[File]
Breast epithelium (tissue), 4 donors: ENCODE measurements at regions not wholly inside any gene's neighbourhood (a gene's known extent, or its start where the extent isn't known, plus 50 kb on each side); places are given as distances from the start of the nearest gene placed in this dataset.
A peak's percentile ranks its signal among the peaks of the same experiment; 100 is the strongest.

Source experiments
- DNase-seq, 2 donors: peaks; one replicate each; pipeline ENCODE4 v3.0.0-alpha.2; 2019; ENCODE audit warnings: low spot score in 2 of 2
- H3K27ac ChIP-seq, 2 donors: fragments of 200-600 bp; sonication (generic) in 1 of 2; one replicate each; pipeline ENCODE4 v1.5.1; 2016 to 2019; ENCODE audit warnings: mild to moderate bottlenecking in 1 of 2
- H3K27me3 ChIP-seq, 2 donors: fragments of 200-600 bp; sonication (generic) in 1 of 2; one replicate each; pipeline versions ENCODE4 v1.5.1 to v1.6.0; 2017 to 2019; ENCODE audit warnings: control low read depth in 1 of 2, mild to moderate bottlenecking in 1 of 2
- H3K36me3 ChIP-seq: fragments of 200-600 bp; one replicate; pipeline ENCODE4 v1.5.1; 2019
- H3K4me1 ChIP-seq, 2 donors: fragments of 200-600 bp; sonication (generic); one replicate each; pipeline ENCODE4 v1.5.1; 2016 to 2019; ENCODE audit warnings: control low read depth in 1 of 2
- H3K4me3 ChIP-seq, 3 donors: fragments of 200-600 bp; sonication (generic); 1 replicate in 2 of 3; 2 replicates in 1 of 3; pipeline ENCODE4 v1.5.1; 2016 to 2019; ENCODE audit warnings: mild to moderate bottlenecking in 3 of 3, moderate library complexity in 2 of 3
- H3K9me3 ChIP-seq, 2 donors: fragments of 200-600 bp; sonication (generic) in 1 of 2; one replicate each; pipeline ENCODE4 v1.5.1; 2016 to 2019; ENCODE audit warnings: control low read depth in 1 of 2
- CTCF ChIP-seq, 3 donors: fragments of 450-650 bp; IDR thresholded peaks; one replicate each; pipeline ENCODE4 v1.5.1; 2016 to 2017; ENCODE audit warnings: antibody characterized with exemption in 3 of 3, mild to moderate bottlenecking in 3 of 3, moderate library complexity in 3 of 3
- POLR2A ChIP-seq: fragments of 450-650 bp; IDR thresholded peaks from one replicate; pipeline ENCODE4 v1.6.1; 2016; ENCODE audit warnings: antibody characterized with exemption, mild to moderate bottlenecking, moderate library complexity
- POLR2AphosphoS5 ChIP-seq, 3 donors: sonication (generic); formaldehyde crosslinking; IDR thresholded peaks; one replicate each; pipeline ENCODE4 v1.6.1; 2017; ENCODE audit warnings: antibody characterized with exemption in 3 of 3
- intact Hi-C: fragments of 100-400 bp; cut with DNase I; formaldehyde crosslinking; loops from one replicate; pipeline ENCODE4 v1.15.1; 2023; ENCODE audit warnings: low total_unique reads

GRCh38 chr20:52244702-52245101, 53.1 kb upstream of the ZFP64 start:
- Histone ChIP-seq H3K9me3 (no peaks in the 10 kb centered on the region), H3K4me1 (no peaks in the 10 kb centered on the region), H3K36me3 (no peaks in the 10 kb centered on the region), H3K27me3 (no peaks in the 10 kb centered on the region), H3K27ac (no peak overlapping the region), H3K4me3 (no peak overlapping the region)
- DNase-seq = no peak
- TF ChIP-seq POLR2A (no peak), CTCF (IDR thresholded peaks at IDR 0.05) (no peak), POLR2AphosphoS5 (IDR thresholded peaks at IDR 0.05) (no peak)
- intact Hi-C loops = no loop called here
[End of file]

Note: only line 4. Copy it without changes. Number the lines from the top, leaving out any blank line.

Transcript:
- DNase-seq, 2 donors: peaks; one replicate each; pipeline ENCODE4 v3.0.0-alpha.2; 2019; ENCODE audit warnings: low spot score in 2 of 2